- NMB Sectors
Shared insights from our "Hospitality in the Bay" webinar
The world economy has taken a substantial blow as a result of the COVID-19 pandemic; however, few sectors have been as harshly impacted as travel and tourism.
Contributing 10.4% to the global GDP and employing 319 million people across the world, the travel and tourism industry has been identified as one of the leading sectors to propel growth in emerging economies.
On the South African landscape, the travel and tourism industry directly accounted for 2.8% of the GDP in 2018 (roughly R139bn, which was expected to increase to R145.3bn in 2019) while its indirect contribution stood at 8.2% (which is indicative of the strong economic ties to other sectors), making South Africa the largest tourism economy in Africa according to the World Travel and Tourism Council.
At the 2019 Africa Travel Indaba, HE President Cyril Ramaphosa noted that "[t]his is a sector of our economy that can grow exponentially and I believe we have not reached its full potential... Tourism is the new gold.”
This statement aligns with the goal set out by the Presidency in 2018 to attract R1.2trn in new investment for South Africa over the following five years, with the travel and tourism sector being ahead of target at the time.
The Nelson Mandela Bay Business Chamber views the local travel and tourism industry as important and is at the forefront of facilitating the discussion on how to develop and protect this industry during these trying times. To this end, the Business Chamber (on Wednesday 17 June 2020), hosted a panel discussion with key stakeholders from the sector within the Nelson Mandela Bay.
The panel consisted of esteemed speakers: Nicholas Forsythe - Operations Manager at The Boardwalk Hotel, Casino, Conference Centre and Spa, Tracy Lancaster - Group General Manager at Mantis Collection, and Guy Dakin - Managing Director at BLC Attorneys.
Facilitating the panel discussion, Business Chamber CEO Nomkhita Mona, posed questions to each of the panelists addressing the current issues faced by the travel, tourism and hospitality industry, and ways to move forward and rebuild.
Mr Dakin spoke on the need for Government to make additional provision of relief packages required by those in the sector, as the Temporary Employer/Employee Relief Scheme (TERS) assistance is due to end in June. He further emphasised the need to protect persons working in the sector and the importance of keeping them involved. Within NMB, tourism and hospitality indirectly accounts for one in every ten jobs, while nationally the sector employs an estimated 1.6 million people. Mr Dakin also highlighted the growing importance and potential of events-based tourism to the reputation of Port Elizabeth and Nelson Mandela Bay as a tourist destination.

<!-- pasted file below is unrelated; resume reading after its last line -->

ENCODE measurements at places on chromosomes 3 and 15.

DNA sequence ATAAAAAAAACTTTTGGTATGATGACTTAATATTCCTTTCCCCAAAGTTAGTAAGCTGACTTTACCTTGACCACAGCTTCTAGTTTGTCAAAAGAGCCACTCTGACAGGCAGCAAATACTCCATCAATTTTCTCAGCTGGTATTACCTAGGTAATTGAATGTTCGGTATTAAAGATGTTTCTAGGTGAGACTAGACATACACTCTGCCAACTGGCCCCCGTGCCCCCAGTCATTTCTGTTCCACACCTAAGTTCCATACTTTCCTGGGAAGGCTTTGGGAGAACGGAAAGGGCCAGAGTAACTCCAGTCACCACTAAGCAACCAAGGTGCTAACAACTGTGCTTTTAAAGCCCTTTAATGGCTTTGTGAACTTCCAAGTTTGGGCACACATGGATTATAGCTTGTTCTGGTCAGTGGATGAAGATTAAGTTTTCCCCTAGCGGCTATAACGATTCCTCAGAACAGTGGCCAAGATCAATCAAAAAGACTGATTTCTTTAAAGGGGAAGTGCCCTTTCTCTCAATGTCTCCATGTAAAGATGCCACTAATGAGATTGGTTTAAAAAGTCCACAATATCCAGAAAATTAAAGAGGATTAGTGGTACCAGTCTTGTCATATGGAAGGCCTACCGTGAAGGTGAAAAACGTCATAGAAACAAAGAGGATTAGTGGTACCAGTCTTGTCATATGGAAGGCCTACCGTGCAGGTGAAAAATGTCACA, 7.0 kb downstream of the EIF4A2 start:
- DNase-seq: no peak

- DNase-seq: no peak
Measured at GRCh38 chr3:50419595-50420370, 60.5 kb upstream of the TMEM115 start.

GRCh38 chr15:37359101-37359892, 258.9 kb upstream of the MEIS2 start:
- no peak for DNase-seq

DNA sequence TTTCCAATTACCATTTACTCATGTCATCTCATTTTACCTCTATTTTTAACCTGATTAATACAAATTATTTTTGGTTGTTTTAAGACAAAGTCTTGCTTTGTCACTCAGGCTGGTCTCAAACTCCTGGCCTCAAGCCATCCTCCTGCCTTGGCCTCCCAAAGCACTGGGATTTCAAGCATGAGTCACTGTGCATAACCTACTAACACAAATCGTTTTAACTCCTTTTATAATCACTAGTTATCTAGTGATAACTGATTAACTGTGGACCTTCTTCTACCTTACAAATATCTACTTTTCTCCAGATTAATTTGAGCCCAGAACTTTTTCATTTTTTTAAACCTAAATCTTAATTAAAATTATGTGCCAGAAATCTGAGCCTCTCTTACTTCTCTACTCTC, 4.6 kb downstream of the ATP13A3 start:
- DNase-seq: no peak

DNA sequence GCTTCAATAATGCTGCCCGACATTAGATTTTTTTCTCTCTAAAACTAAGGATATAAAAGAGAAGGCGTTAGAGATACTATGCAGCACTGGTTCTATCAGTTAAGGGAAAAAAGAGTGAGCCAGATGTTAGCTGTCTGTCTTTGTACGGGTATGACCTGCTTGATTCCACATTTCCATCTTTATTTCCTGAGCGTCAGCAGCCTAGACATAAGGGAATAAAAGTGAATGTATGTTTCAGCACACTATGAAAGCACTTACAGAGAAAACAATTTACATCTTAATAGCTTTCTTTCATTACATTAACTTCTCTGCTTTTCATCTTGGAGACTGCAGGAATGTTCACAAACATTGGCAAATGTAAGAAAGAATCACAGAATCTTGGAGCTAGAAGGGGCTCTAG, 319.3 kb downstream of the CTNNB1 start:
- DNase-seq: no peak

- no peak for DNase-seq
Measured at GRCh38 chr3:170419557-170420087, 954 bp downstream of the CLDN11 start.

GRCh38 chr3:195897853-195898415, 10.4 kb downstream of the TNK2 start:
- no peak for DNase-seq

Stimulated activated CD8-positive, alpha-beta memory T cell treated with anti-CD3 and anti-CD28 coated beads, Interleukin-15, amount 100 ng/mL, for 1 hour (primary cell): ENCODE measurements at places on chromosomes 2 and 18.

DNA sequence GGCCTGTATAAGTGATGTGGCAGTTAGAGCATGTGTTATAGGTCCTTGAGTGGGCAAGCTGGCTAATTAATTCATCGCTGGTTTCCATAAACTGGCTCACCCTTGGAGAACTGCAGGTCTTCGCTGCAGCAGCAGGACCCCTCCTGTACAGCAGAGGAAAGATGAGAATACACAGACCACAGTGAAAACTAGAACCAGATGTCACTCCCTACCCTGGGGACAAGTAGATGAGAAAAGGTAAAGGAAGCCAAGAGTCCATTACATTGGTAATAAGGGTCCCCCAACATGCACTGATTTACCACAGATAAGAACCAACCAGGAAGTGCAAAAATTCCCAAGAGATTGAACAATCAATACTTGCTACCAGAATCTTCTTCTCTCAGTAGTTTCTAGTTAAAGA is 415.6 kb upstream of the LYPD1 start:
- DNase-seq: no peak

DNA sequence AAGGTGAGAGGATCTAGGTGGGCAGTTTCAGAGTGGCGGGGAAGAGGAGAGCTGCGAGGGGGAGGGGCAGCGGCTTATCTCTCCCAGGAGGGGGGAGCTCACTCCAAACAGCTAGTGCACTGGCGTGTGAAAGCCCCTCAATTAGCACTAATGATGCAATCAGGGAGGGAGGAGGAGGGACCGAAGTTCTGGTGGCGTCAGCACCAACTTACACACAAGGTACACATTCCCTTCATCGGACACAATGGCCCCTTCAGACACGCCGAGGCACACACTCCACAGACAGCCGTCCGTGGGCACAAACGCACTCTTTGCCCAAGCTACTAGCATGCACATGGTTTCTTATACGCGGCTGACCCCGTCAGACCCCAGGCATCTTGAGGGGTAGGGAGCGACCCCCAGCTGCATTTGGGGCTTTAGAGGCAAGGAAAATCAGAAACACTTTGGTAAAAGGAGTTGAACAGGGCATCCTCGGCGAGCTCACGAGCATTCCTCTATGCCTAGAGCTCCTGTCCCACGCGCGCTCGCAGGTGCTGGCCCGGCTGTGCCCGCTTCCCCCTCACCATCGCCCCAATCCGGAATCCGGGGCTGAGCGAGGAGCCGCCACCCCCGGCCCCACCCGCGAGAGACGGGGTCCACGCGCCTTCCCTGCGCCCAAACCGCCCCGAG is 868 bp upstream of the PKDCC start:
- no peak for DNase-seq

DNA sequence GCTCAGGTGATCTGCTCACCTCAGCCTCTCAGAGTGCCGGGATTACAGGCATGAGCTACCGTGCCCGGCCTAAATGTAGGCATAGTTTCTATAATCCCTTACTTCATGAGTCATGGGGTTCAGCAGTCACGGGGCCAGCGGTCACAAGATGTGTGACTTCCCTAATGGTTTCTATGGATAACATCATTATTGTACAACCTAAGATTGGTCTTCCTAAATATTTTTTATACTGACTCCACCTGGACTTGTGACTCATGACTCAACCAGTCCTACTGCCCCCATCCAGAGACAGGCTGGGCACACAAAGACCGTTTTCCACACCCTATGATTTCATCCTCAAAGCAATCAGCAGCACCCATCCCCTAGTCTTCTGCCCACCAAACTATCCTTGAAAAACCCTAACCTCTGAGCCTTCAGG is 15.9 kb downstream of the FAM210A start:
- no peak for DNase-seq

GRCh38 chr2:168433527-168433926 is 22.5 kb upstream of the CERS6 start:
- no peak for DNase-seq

Ms Lancaster addressed the health and safety protocols which will be require implementation at establishments within the hospitality sector. She urged those within the industry to "embrace and implement the procedures relevant to our establishments and the industry as a whole" as laid out by the Federated Hospitality Association of Southern Africa (FEDHASA), noting that staff training and consistent management of the protocols will be essential. Ms Lancaster further noted the importance of finding environmentally friendly ways to adhere to the health and safety requirements, particularly with regards to the disposable PPE and other instruments related to the industry such as take away containers, cutlery etc. This echoes an announcement made by President Ramaphosa at the 2019 Africa Travel Indaba wherein he stated "[t]here is a growing need for sustainable development, to grow and transform our economies while reducing the impact on the environment." Ms Lancaster also acknowledged the challenge to businesses of balancing the health and safety imperatives stemming from more onerous regulation and protocol with the associated rise in expenditure in order to achieve the necessary compliance.
Mr Forsythe spoke on the need for industry to "pause and reset", allowing business leaders to look into their establishments and reflect on how to unpack and improve their businesses by focusing on core service delivery, digitisation, and by building relationships with customers, suppliers and new markets. Mr Forsythe also addressed the need for standard operating procedures (SOPs) to adapt to the new normal and implored business owners to recognise that this new way of life was going to be the standard going forward and was unlikely to revert to the pre-COVID-19 state. He acknowledged that a new business culture would be required and urged industry role players to think differently about their operating hours, shift rotations, staff productivity and skills development.
The Business Chamber CEO Nomkhita Mona stated that she would ensure that “the various proposals and ideas put forward by the panelists be brought to the relevant spheres of Government.” These proposals include, but are not limited to:
There is certainly also a case to be made to focus on domestic tourism over the short-to-medium term.
The panelists and the Business Chamber are of the opinion that implementing these proposals would be required to improve, protect and develop the industry, locally and at a national level. All speakers agreed on the need for NMB to have a more structured ongoing conversation and collaborative effort to rebuild and better plan for the future of local tourism.
The Business Chamber strongly urges the Metro and the Province to come to the table and strategise with the private sector on how to address the current issues facing the tourism sector – the onus cannot exclusively rely on the national government, all stakeholders at every level have a duty to collaborate and move the industry forward.